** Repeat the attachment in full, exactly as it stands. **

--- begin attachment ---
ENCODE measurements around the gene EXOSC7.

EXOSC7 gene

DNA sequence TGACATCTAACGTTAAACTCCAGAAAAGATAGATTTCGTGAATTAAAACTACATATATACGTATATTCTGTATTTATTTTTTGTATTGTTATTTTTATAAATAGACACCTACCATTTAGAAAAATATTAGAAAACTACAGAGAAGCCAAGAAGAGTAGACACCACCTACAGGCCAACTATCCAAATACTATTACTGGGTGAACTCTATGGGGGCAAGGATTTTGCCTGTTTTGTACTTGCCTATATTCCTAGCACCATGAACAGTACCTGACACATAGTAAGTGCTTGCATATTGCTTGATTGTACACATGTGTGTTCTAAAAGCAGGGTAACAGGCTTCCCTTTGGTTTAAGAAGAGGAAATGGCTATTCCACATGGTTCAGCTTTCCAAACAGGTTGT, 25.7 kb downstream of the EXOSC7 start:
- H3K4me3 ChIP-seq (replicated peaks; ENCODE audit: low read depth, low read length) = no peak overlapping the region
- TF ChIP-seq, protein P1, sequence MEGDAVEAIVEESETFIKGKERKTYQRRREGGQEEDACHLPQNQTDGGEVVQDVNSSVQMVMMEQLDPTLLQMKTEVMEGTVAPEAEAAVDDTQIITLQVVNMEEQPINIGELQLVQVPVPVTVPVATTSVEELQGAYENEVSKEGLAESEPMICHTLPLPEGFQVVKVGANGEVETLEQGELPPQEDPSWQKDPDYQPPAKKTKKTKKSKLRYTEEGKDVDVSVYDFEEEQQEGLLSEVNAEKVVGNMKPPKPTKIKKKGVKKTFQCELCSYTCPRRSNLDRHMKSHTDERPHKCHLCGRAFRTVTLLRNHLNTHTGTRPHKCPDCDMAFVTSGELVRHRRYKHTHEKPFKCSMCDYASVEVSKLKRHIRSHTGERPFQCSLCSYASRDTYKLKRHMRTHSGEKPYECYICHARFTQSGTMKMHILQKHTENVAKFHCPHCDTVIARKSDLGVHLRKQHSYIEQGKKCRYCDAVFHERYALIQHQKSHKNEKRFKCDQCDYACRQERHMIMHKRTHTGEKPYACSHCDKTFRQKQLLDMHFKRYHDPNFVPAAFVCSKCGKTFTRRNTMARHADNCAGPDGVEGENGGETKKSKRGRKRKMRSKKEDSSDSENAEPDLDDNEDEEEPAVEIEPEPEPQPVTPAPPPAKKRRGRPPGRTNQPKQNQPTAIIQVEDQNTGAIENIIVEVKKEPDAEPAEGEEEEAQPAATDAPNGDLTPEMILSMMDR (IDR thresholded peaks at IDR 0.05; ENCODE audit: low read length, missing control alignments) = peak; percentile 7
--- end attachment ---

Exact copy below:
ENCODE measurements around the gene EXOSC7.

EXOSC7 gene

DNA sequence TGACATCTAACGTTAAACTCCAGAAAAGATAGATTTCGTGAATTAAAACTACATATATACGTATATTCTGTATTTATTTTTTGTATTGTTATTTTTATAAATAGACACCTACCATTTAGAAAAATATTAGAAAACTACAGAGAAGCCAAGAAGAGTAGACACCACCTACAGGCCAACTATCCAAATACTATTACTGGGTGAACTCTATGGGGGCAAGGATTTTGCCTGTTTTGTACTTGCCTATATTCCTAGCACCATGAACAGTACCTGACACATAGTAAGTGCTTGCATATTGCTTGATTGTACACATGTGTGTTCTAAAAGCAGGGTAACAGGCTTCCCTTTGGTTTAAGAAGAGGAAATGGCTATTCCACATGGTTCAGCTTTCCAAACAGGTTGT, 25.7 kb downstream of the EXOSC7 start:
- H3K4me3 ChIP-seq (replicated peaks; ENCODE audit: low read depth, low read length) = no peak overlapping the region
- TF ChIP-seq, protein P1, sequence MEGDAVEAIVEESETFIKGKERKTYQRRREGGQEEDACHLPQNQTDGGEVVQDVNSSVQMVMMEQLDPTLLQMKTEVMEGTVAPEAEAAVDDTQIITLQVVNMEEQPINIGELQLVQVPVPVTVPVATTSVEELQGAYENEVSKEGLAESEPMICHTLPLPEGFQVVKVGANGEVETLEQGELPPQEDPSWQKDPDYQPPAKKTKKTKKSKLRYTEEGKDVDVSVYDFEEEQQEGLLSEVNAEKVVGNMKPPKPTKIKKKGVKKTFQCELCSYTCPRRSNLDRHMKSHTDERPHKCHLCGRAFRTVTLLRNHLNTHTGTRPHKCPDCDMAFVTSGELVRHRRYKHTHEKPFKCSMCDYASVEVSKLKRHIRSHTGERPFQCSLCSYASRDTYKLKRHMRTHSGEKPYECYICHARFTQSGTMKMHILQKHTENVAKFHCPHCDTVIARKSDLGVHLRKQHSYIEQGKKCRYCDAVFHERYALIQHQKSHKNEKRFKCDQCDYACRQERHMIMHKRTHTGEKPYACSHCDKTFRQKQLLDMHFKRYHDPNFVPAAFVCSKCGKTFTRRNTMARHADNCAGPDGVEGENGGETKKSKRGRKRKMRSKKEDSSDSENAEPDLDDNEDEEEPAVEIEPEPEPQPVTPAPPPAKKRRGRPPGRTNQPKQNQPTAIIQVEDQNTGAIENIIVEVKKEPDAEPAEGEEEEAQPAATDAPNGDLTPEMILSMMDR (IDR thresholded peaks at IDR 0.05; ENCODE audit: low read length, missing control alignments) = peak; percentile 7